I took an unfinished wooden box and painted the bottom brown.  I mixed up my own decoupage mixture with glue and just a little water and used some fall leaf napkins to decorate the top and sides of the box.  It didn’t turn out quite as I had intended.  I should have either been more careful, by making sure the napkin pieces met to create whole leaves, or less careful, by having random bits at odd angles.  The flash of the camera highlighted the glue around the leaves on the sides of the box, but that’s not nearly as noticeable as it appears in the picture.  In any case, it will do to house our little treasures until next fall.

Fall Nature Table Box Contents

We have a couple more little things to add to our winter nature table, but I should be able to share some pictures of it in the next day or two.  And then in February, I’ll start the spring nature table crafting!  Bleak won’t cut it for spring!

Announcing our first craft-along: A Valentine’s Day countdown calendar

Posted by on 03 Jan 2009 | Tagged as: craft-along, Valentine's Day

We’re ready to start on our first craft-along and we’ve chosen to make a Valentine’s Day Countdown calendar.  The only guidelines are to have some sort of countdown to Valentine’s Day for the first fourteen days in February and to have it completed by January 14th.  It can be two-dimensional, three-dimensional, out of paper, fabric, wood — anything you like!  We’ll post our calendars with tutorials on January 14th, giving anyone who wants to make one enough time to do so before February.  Feel free to link to your own calendars in the comments and remember to photograph the process if you’d like to post a tutorial.  We will definitely feature our favorites!!  Stay tuned in the meantime for other crafty goodness.  Happy crafting!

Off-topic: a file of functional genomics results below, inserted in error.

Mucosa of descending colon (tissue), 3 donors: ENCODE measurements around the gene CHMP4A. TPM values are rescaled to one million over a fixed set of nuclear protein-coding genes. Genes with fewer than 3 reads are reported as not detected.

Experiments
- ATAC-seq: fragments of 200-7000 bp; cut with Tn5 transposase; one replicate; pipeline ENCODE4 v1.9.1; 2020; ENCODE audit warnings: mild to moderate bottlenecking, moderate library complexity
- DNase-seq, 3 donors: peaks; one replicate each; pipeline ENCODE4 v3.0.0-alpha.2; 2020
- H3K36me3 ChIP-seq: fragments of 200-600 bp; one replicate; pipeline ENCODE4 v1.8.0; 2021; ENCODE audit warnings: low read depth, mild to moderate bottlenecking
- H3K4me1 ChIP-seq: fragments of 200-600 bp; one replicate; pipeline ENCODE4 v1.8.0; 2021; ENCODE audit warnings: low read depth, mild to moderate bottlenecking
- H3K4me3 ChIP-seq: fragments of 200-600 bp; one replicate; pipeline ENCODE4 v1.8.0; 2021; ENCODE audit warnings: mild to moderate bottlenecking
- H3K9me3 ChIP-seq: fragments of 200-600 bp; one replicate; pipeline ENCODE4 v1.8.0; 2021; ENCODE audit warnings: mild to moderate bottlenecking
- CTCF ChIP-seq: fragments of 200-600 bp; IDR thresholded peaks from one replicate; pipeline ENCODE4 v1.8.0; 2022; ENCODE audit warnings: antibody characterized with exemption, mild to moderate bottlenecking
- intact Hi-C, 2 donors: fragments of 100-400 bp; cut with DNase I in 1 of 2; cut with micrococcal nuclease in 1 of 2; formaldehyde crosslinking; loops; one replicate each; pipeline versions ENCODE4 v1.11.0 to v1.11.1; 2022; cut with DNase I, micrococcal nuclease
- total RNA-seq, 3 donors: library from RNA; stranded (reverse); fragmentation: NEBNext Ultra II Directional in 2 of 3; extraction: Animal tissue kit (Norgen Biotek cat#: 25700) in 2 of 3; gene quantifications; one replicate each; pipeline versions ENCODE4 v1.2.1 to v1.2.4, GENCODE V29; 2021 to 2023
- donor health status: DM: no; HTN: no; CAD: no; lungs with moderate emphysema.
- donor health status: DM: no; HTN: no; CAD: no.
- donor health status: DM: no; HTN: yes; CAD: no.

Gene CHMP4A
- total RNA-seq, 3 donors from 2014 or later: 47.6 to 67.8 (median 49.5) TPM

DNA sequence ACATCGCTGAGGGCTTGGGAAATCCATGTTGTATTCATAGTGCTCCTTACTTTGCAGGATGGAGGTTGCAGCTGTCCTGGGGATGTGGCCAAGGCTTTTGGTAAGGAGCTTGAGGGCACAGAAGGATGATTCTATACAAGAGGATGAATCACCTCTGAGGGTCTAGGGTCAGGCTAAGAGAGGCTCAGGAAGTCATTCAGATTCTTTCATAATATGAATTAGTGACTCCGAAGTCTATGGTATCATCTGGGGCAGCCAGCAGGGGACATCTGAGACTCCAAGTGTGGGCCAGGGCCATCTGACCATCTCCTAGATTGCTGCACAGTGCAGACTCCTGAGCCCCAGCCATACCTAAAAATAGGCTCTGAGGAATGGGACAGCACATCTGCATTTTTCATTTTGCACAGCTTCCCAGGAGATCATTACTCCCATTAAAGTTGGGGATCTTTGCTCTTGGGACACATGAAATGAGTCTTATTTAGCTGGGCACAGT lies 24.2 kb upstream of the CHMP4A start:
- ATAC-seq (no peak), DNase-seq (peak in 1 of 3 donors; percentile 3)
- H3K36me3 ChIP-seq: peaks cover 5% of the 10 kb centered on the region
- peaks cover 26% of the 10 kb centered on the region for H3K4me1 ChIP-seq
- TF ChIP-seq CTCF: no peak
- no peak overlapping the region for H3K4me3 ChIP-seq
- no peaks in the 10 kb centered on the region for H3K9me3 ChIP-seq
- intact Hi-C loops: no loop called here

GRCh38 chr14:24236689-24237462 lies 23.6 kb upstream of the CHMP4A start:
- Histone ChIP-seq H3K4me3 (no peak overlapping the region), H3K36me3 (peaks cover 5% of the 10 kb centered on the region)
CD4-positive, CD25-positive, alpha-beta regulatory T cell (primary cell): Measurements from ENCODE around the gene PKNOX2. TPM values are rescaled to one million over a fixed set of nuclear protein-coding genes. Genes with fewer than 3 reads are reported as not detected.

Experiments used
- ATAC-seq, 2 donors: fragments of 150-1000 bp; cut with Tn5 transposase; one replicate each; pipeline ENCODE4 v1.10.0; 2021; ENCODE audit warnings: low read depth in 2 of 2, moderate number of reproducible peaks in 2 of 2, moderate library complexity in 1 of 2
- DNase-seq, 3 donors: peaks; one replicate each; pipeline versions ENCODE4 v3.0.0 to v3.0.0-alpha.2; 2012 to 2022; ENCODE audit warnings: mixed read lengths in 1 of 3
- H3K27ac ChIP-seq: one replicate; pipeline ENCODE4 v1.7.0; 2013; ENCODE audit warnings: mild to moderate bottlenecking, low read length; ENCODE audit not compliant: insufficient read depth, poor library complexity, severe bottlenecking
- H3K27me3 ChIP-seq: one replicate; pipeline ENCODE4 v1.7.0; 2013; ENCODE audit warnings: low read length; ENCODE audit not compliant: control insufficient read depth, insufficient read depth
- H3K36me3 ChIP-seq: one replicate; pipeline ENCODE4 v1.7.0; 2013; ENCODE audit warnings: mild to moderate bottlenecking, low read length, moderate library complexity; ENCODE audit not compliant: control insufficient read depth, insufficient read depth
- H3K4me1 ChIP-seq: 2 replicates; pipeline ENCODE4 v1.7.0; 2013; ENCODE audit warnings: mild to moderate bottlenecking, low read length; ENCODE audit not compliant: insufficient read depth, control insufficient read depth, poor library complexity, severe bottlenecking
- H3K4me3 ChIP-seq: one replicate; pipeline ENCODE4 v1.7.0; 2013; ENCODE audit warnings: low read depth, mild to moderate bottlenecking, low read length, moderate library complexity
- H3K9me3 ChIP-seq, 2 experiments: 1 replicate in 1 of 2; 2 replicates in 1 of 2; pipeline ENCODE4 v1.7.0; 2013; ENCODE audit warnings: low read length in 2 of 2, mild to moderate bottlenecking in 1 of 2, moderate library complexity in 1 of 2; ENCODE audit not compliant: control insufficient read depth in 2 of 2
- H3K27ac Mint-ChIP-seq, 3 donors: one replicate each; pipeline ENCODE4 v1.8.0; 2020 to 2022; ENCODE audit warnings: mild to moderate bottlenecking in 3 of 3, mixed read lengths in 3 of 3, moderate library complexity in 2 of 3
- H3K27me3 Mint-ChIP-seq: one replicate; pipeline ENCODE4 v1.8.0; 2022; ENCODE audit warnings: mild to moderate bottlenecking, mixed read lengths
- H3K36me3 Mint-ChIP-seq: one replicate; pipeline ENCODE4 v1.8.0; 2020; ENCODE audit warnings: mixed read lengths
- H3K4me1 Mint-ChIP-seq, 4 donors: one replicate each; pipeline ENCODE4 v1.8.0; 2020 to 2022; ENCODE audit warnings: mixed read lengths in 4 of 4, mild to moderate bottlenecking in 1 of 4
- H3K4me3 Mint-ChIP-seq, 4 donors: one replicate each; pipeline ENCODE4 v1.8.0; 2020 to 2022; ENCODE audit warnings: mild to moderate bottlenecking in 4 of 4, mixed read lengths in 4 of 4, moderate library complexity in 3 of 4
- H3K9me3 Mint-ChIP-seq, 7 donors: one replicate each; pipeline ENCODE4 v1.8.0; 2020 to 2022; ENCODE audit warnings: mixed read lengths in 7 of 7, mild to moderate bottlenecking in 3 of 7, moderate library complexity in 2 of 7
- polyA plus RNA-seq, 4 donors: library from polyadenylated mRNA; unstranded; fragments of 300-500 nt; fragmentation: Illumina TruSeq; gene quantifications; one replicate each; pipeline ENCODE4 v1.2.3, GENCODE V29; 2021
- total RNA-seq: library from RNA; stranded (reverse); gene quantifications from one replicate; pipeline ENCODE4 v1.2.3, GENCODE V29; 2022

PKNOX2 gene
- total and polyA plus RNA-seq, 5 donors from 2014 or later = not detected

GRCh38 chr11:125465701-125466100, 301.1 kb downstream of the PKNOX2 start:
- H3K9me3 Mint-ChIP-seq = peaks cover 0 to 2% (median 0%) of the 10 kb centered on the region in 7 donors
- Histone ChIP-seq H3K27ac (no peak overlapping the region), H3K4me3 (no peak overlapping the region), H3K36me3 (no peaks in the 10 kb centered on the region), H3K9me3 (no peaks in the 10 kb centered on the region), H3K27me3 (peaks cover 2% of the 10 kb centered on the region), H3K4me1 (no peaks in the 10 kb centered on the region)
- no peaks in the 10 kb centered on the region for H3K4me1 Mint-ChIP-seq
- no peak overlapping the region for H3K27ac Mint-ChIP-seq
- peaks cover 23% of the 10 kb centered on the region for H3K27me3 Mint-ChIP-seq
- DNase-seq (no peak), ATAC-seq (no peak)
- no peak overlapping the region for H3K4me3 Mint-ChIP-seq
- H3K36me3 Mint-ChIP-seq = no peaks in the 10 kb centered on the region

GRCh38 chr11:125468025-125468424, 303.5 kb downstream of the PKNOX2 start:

Hello World!

Posted by on 01 Jan 2009 | Tagged as: about me

Hi, I’m Emily, the little sister in Little Sister Handmade.  Michelle is my big sister.  Growing up in Germany, where crafting is as much a part of life as fresh-baked bread or coffee and cake in the afternoon, we always dreamed about one day opening a little craft store together.  Now that we are grown, with families of our own, we sadly find ourselves 1,658 miles apart.  This Christmas, we decided we wouldn’t let a little distance stop us from crafting together, and so Little Sister Handmade and Big Sister Handmade were born.

Through these sites, we hope to share a little bit about our days, and mostly our crafting, with each other and with you.  There will be craft-alongs and tutorials, recipes and photographs.  We hope you will find some joy and inspiration here, and we hope you will share some of your joy and inspiration with us.  Welcome!